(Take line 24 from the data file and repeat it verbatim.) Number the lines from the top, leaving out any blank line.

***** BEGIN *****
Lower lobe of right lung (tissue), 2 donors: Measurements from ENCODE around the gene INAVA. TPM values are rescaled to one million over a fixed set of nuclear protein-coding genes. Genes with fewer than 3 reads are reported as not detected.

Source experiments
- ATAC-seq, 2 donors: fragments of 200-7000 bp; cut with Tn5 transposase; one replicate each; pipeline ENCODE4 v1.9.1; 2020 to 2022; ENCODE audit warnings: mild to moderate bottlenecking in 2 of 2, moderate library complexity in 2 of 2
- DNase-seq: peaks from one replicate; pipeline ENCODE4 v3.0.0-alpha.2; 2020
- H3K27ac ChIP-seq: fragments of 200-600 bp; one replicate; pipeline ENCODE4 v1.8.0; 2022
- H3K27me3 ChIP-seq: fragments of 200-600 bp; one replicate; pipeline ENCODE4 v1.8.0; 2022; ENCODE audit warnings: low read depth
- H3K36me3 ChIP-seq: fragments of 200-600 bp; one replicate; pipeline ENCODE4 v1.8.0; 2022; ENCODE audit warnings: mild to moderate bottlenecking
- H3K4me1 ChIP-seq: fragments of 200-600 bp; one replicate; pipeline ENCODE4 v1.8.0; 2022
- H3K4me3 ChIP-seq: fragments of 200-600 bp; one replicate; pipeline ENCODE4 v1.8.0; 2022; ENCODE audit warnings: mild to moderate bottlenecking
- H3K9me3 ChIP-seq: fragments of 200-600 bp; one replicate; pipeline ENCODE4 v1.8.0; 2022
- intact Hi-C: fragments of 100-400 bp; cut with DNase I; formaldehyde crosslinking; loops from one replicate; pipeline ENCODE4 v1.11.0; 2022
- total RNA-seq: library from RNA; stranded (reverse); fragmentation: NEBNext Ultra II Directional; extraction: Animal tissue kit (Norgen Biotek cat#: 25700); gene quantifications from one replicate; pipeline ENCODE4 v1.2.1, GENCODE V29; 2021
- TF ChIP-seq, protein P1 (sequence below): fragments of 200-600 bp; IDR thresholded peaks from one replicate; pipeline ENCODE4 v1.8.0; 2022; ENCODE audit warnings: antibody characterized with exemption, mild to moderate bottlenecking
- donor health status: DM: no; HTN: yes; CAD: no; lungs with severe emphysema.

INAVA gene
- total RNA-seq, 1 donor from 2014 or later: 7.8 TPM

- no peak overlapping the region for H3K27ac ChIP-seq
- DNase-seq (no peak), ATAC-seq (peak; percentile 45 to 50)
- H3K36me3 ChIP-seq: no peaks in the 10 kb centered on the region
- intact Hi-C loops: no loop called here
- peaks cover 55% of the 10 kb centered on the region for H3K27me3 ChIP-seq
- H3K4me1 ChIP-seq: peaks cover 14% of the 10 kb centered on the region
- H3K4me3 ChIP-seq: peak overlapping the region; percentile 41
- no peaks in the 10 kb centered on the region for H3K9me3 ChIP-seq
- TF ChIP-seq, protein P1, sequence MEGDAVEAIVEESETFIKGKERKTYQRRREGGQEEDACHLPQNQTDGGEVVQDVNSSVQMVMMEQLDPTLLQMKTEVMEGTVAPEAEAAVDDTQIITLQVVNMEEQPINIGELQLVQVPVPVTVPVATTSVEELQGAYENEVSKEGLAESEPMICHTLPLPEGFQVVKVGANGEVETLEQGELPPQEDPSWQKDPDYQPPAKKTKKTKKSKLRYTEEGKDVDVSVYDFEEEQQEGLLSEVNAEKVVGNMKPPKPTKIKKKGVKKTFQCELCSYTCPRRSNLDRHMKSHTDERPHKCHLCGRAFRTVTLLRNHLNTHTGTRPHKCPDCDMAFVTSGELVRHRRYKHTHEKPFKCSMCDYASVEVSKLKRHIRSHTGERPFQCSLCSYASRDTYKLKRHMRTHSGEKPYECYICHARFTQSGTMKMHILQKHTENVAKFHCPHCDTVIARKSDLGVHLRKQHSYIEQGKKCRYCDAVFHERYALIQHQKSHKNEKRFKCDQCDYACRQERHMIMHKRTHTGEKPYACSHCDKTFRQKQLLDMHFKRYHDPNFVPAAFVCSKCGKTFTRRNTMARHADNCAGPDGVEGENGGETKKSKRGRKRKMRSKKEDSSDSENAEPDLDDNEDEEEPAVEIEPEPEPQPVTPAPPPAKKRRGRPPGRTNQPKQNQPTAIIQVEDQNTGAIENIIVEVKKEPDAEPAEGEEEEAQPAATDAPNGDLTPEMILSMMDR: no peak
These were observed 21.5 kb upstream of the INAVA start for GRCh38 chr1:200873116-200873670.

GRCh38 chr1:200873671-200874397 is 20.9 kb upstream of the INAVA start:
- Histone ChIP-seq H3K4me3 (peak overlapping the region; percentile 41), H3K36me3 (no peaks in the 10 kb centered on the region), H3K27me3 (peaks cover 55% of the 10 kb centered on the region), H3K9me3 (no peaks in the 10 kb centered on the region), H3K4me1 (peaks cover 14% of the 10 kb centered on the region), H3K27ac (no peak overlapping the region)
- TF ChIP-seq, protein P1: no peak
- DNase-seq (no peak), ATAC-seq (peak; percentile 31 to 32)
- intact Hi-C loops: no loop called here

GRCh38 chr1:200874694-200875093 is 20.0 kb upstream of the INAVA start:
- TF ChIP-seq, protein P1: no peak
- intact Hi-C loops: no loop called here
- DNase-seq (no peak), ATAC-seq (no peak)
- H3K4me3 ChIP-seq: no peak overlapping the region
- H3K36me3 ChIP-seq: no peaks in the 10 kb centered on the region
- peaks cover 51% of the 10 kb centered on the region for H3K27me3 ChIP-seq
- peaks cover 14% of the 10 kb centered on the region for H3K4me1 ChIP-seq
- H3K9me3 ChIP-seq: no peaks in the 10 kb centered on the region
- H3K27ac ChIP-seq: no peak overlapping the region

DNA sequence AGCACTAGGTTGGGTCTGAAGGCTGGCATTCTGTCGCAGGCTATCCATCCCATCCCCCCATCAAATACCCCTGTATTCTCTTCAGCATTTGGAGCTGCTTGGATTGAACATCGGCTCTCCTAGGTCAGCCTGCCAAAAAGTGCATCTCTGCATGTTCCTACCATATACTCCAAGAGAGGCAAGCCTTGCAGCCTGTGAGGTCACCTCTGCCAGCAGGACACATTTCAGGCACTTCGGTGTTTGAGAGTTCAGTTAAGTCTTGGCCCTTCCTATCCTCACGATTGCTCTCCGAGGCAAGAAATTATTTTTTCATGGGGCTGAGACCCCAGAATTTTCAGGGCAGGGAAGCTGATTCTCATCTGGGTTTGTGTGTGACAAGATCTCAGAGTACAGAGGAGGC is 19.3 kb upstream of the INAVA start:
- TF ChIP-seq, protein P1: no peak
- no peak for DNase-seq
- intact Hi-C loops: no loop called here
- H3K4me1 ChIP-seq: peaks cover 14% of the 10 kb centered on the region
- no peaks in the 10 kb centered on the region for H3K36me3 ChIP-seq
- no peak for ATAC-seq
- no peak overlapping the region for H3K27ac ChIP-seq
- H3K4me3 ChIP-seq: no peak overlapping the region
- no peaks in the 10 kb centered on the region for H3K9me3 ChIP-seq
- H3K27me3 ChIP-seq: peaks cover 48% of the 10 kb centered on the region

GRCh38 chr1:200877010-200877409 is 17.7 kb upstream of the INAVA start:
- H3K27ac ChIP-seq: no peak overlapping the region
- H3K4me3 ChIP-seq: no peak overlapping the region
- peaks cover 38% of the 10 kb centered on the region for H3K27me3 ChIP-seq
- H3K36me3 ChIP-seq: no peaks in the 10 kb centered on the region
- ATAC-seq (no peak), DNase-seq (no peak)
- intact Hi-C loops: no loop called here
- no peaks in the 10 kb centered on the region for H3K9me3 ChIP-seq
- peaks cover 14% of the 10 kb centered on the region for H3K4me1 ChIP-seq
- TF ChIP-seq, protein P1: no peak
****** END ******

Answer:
- no peaks in the 10 kb centered on the region for H3K9me3 ChIP-seq